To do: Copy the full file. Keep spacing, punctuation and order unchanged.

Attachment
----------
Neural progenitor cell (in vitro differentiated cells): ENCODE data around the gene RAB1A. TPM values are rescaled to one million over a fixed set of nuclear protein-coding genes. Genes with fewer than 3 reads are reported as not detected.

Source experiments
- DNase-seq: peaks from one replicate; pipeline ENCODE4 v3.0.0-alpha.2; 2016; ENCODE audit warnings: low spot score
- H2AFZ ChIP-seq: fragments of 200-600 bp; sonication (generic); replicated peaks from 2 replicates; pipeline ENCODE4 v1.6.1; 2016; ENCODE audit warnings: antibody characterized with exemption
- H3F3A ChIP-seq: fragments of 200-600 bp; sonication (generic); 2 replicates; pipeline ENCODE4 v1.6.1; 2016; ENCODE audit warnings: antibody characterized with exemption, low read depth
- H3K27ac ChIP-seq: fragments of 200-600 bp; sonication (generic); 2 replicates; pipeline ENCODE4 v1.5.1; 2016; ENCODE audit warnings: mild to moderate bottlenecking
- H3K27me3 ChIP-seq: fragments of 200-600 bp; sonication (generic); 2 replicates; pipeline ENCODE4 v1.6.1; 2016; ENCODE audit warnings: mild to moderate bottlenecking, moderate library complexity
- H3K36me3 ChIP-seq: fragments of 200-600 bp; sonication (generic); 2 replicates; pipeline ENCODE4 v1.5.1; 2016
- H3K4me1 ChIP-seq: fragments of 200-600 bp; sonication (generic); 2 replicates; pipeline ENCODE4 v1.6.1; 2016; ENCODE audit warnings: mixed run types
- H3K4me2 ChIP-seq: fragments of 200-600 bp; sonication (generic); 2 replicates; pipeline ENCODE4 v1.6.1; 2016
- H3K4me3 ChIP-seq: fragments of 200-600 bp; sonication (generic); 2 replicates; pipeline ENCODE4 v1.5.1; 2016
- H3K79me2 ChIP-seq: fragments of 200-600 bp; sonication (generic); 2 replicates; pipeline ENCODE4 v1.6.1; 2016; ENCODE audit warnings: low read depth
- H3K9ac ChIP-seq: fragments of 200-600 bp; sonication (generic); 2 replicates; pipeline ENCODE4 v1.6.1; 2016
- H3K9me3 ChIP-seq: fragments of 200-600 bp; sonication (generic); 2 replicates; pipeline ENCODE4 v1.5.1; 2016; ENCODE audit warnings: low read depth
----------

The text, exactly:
Neural progenitor cell (in vitro differentiated cells): ENCODE data around the gene RAB1A. TPM values are rescaled to one million over a fixed set of nuclear protein-coding genes. Genes with fewer than 3 reads are reported as not detected.

Source experiments
- DNase-seq: peaks from one replicate; pipeline ENCODE4 v3.0.0-alpha.2; 2016; ENCODE audit warnings: low spot score
- H2AFZ ChIP-seq: fragments of 200-600 bp; sonication (generic); replicated peaks from 2 replicates; pipeline ENCODE4 v1.6.1; 2016; ENCODE audit warnings: antibody characterized with exemption
- H3F3A ChIP-seq: fragments of 200-600 bp; sonication (generic); 2 replicates; pipeline ENCODE4 v1.6.1; 2016; ENCODE audit warnings: antibody characterized with exemption, low read depth
- H3K27ac ChIP-seq: fragments of 200-600 bp; sonication (generic); 2 replicates; pipeline ENCODE4 v1.5.1; 2016; ENCODE audit warnings: mild to moderate bottlenecking
- H3K27me3 ChIP-seq: fragments of 200-600 bp; sonication (generic); 2 replicates; pipeline ENCODE4 v1.6.1; 2016; ENCODE audit warnings: mild to moderate bottlenecking, moderate library complexity
- H3K36me3 ChIP-seq: fragments of 200-600 bp; sonication (generic); 2 replicates; pipeline ENCODE4 v1.5.1; 2016
- H3K4me1 ChIP-seq: fragments of 200-600 bp; sonication (generic); 2 replicates; pipeline ENCODE4 v1.6.1; 2016; ENCODE audit warnings: mixed run types
- H3K4me2 ChIP-seq: fragments of 200-600 bp; sonication (generic); 2 replicates; pipeline ENCODE4 v1.6.1; 2016
- H3K4me3 ChIP-seq: fragments of 200-600 bp; sonication (generic); 2 replicates; pipeline ENCODE4 v1.5.1; 2016
- H3K79me2 ChIP-seq: fragments of 200-600 bp; sonication (generic); 2 replicates; pipeline ENCODE4 v1.6.1; 2016; ENCODE audit warnings: low read depth
- H3K9ac ChIP-seq: fragments of 200-600 bp; sonication (generic); 2 replicates; pipeline ENCODE4 v1.6.1; 2016
- H3K9me3 ChIP-seq: fragments of 200-600 bp; sonication (generic); 2 replicates; pipeline ENCODE4 v1.5.1; 2016; ENCODE audit warnings: low read depth